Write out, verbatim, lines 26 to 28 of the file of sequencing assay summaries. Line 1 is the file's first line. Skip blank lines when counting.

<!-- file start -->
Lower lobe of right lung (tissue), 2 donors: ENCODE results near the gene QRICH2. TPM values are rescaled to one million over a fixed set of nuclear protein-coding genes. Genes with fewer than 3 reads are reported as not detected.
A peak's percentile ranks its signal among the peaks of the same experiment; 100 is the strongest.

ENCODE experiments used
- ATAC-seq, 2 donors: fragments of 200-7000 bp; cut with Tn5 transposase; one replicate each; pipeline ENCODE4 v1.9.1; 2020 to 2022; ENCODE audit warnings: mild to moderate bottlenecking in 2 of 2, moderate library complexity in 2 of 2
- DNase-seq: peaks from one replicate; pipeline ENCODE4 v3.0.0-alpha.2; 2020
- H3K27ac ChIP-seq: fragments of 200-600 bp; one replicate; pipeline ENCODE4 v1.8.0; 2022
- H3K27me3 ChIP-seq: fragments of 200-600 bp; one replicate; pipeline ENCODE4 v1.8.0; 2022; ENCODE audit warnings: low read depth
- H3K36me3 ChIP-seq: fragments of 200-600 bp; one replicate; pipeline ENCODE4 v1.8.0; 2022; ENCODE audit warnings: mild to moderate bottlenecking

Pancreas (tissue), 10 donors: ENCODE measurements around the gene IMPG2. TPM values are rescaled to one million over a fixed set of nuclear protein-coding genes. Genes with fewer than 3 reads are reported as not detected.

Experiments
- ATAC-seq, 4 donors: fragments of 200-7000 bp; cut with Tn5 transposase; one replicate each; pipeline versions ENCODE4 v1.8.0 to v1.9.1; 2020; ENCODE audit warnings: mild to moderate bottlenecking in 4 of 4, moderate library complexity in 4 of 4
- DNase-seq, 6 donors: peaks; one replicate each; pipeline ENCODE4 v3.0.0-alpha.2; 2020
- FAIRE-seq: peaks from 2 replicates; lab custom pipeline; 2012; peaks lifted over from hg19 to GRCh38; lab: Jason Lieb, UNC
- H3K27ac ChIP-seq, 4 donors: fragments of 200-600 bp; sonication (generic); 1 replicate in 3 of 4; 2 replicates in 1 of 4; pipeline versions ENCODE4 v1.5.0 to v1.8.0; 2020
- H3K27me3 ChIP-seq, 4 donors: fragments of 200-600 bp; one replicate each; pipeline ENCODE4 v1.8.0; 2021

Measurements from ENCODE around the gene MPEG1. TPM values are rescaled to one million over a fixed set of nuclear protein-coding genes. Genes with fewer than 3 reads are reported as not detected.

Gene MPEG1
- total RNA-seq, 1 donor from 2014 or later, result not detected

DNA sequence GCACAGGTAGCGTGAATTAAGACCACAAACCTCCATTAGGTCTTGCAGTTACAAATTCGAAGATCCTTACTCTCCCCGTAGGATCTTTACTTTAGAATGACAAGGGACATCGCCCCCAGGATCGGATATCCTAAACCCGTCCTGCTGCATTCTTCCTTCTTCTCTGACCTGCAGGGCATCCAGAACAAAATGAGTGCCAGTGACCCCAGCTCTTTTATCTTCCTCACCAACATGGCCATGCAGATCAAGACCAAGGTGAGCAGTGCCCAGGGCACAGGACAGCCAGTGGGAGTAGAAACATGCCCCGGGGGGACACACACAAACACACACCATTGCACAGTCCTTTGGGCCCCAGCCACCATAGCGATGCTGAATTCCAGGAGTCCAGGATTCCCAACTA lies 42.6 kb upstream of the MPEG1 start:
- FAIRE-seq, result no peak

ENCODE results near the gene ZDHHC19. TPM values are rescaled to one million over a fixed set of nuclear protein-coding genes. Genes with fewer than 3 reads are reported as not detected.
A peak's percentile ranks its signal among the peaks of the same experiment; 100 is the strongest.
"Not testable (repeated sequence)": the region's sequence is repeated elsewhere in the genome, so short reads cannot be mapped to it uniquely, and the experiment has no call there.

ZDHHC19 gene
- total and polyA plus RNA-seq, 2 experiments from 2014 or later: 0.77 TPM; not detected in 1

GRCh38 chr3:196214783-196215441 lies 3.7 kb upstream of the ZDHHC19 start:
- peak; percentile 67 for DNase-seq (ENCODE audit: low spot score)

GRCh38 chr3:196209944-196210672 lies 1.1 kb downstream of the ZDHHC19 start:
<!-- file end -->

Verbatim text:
GRCh38 chr3:196214783-196215441 lies 3.7 kb upstream of the ZDHHC19 start:
- peak; percentile 67 for DNase-seq (ENCODE audit: low spot score)

GRCh38 chr3:196209944-196210672 lies 1.1 kb downstream of the ZDHHC19 start: